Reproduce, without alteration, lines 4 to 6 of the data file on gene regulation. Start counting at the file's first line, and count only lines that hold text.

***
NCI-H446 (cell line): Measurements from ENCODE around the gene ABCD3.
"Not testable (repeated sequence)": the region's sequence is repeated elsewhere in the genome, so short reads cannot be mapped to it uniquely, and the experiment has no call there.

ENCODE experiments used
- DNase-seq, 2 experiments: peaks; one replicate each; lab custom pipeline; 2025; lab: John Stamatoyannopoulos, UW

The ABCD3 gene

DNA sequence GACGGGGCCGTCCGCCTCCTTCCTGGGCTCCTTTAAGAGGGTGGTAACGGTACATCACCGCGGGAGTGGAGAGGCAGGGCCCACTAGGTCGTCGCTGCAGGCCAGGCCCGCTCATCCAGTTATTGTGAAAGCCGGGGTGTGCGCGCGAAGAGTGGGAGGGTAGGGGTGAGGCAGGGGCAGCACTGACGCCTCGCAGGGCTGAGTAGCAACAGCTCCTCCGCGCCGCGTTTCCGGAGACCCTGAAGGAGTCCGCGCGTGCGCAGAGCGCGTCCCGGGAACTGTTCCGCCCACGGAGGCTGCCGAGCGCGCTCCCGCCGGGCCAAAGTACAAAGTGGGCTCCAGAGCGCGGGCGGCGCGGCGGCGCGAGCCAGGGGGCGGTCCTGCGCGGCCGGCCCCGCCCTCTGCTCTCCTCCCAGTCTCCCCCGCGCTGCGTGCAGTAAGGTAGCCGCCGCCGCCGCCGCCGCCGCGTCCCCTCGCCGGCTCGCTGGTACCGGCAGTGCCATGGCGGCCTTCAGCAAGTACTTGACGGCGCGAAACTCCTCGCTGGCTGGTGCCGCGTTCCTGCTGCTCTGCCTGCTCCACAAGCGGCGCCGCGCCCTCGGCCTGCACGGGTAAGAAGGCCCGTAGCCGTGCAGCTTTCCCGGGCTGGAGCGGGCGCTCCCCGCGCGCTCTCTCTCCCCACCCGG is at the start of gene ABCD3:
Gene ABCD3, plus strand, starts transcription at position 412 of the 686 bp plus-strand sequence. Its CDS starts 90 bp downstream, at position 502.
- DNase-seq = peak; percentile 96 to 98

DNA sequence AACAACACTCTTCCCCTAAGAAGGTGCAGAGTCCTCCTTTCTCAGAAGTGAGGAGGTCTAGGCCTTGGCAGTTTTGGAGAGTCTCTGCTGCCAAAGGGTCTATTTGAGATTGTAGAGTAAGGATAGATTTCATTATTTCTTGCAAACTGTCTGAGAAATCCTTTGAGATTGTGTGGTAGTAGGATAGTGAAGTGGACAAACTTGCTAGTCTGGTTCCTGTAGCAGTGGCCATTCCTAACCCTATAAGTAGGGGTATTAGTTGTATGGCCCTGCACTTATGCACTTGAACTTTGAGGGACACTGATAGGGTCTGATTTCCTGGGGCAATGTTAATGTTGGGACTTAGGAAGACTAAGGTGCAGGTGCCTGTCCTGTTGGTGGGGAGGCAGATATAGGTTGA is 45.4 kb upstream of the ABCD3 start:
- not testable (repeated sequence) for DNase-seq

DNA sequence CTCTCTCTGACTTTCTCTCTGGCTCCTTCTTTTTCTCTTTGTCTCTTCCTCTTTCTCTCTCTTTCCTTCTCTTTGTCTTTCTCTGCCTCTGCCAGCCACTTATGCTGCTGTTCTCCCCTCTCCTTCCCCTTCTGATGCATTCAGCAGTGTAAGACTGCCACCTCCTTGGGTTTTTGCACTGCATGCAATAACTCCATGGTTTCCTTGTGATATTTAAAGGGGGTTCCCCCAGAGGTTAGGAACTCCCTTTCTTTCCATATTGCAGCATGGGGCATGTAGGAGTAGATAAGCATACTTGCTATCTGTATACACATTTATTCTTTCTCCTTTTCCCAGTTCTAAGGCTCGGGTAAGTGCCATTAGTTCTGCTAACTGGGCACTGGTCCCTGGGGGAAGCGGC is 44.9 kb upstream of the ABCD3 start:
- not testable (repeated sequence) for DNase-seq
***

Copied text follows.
- DNase-seq, 2 experiments: peaks; one replicate each; lab custom pipeline; 2025; lab: John Stamatoyannopoulos, UW

The ABCD3 gene

DNA sequence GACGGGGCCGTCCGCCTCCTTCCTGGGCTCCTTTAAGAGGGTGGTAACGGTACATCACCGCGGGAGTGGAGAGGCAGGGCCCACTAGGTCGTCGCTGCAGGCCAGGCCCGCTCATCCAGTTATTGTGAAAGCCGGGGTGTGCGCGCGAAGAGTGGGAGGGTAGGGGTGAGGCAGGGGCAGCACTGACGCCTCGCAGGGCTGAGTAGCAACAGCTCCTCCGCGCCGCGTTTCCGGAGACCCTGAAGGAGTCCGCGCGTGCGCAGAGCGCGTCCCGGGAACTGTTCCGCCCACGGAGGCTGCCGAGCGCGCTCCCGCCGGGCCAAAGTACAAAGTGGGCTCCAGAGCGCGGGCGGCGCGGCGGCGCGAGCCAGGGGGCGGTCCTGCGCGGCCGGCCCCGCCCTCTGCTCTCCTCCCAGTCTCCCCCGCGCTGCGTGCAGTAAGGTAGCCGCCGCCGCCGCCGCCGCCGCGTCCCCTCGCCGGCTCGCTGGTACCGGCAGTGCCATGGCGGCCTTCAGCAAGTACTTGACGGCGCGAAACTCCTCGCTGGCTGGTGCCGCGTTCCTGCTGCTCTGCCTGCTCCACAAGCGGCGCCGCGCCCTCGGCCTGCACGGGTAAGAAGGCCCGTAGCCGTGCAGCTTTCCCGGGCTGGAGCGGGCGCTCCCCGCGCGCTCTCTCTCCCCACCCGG is at the start of gene ABCD3: